1 – So I never get caught without a camera. Been there, done that, have the scars on my back to prove it.
    2 – I choose which one, before I go. The S9700 might be as pocketable as your cellphone Pascal, but the format is 4/3 and the others are 3/2 (unless I dial up something different in one or two of them). Both it and the PowerShot are “instant gratification” (unless I change the settings), which is handy if I am not going out for a more serious shoot. The D500 and D850 are a wonderful pairing, and I wish I’d had them years ago.
    3 – And to be truthful, the cellphone – which does have a camera in it – of sorts – rather rudimentary, but it is there. I am obliged to have the cellphone. It is a condition of my household insurance. I have to be contactable 24/7.

    My poor old cellphone? Well I think I’m telling the truth if I tell you the only time I ever intentionally – instead of accidentally – took a photo with it was as “evidence” – so I could stroll up to the cash register in the supermarket, take advantage of the price displayed on the cheese I wanted to buy, and deny them the opportunity (as they tried to) to go back to the shelf where I’d found it and come back to tell me I was wrong. They nearly choked when I told them I wasn’t – and here’s the photo to prove it – and people all around us listening. That shot was one of the best paying photos I’ve ever taken – so you can relish this, Pascal. I wound up with half a kilo of premium French cheese, worth nearly $50 (I’d only tried to buy half that, but they chucked some more in my shopping bag after this), and all I had to pay was $4.50. The photo was worth over $45, net profit. And no, I never even had to print it!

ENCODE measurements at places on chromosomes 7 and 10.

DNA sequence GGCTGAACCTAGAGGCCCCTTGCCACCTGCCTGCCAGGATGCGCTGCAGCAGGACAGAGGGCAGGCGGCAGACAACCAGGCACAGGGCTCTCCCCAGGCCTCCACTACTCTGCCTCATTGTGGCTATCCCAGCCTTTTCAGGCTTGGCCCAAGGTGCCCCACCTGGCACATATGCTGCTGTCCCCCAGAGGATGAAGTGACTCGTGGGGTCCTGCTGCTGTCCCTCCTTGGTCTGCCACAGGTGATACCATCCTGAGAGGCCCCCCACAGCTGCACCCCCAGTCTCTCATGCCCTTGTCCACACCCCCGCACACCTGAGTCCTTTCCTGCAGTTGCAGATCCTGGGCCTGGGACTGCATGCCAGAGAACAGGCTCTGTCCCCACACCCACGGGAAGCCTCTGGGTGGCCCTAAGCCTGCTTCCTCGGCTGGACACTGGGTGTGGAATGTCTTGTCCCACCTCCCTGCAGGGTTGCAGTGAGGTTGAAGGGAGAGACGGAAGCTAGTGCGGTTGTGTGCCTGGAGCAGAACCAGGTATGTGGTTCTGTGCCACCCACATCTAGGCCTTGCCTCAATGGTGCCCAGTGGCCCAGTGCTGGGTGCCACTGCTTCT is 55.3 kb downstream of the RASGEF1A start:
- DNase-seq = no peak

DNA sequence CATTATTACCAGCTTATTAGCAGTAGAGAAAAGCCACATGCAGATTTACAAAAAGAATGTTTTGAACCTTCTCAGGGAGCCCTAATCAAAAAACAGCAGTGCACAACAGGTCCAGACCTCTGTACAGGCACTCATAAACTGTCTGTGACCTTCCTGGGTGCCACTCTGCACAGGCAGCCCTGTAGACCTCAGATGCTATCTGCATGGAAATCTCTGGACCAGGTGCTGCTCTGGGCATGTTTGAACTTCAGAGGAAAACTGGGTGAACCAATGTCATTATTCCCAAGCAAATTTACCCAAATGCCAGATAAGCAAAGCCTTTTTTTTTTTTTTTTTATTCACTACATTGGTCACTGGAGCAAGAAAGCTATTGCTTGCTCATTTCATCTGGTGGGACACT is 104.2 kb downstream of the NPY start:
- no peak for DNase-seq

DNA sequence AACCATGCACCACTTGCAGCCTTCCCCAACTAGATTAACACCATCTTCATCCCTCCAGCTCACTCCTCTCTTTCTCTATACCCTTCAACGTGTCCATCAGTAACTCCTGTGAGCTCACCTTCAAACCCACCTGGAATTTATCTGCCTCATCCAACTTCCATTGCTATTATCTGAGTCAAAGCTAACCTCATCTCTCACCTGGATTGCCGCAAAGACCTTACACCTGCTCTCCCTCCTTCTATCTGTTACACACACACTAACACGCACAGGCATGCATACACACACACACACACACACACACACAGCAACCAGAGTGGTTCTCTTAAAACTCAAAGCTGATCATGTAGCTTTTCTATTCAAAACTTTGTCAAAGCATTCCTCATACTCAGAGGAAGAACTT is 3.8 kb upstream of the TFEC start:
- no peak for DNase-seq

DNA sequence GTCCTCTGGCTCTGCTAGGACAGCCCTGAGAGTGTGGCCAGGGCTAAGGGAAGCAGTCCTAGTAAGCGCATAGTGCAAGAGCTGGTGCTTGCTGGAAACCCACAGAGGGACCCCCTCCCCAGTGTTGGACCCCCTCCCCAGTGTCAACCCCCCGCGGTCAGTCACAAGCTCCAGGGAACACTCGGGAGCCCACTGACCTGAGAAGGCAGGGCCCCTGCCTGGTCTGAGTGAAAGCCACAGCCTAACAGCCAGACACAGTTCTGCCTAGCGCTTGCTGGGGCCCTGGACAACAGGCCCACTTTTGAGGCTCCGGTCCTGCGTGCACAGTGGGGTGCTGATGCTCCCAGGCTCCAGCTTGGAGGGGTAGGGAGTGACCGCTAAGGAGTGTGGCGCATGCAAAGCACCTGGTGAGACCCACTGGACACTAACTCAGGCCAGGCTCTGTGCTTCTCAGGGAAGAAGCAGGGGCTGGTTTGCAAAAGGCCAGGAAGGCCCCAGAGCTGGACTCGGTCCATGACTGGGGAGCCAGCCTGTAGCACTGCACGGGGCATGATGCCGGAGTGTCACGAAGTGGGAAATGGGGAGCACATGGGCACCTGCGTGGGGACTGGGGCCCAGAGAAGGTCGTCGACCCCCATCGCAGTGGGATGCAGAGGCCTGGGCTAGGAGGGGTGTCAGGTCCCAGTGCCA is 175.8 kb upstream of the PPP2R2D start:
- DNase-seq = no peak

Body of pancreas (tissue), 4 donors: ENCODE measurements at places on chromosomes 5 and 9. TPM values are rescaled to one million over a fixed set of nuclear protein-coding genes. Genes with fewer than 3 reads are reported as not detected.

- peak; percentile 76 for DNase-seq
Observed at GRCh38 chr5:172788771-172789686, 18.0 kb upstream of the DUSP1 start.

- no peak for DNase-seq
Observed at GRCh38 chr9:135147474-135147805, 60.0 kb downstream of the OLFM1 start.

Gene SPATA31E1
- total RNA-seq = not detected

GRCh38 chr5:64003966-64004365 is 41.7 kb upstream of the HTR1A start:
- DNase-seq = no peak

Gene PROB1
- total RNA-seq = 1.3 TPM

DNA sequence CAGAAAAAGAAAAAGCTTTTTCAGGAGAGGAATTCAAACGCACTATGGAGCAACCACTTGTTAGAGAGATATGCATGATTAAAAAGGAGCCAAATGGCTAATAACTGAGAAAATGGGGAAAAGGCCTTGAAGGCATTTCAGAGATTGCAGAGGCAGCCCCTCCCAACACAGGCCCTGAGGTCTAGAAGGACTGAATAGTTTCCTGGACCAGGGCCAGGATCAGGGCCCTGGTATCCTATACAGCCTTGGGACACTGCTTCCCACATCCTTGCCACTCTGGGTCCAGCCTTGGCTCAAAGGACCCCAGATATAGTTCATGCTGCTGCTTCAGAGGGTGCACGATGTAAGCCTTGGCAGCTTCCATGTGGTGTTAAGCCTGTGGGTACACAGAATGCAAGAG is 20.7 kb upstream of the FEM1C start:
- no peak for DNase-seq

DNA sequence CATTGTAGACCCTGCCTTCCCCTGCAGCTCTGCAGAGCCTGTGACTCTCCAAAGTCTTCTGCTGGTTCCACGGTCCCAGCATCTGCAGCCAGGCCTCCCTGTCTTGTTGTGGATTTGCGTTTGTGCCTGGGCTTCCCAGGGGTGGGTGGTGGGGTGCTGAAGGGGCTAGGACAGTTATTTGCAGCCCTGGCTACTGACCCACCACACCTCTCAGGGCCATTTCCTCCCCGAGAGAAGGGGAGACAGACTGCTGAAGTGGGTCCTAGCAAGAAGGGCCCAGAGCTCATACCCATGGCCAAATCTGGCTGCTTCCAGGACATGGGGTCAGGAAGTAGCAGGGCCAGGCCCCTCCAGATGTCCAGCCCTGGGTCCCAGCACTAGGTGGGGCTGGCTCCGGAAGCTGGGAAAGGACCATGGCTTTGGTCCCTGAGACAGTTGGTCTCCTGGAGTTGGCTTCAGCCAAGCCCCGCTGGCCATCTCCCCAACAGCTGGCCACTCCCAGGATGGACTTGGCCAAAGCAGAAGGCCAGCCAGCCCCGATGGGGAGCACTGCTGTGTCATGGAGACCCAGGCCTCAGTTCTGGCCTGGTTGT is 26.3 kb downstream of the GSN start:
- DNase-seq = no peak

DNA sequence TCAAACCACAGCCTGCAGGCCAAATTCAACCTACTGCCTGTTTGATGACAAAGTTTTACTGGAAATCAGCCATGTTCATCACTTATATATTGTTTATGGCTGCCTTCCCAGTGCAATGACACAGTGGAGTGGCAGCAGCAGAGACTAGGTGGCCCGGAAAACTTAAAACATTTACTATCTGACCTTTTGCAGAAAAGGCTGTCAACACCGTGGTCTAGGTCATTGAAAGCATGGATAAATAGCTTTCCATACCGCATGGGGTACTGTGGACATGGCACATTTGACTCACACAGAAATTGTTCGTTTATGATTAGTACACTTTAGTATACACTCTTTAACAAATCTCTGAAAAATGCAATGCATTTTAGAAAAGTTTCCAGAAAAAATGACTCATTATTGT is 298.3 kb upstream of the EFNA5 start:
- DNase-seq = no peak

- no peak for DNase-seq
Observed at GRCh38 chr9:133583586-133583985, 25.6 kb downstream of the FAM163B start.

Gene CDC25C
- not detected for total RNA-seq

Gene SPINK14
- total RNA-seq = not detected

And when you go out, you probably always take the cellphone with you. And if you want – a separate camera.

    So you see there’s not much difference. It’s simply down to choice, as I said in the previous comment.

    And I spent 40 years of my life giving clients advance about “choice”. I use to tell them, one and all, that life is “a game of choice and consequence”. That their role was to make the choices. And as their adviser, my role was to tell them the consequences. And point out that if they didn’t like the consequences, perhaps they should make a different choice.

    Played correctly, there is no scope in this game for “difference” or “disagreement”. Every is free to do whatever they like. And enjoy their lives, plus or minus the consequences or their choices.

    Having waffled on interminably, as I am prone to, that simply takes us back to something I believe I said the other day. That we then get together – as we do in this group – and share our “consequences” – in this context, our photo_graphs! ROTFLMHAO πŸ™‚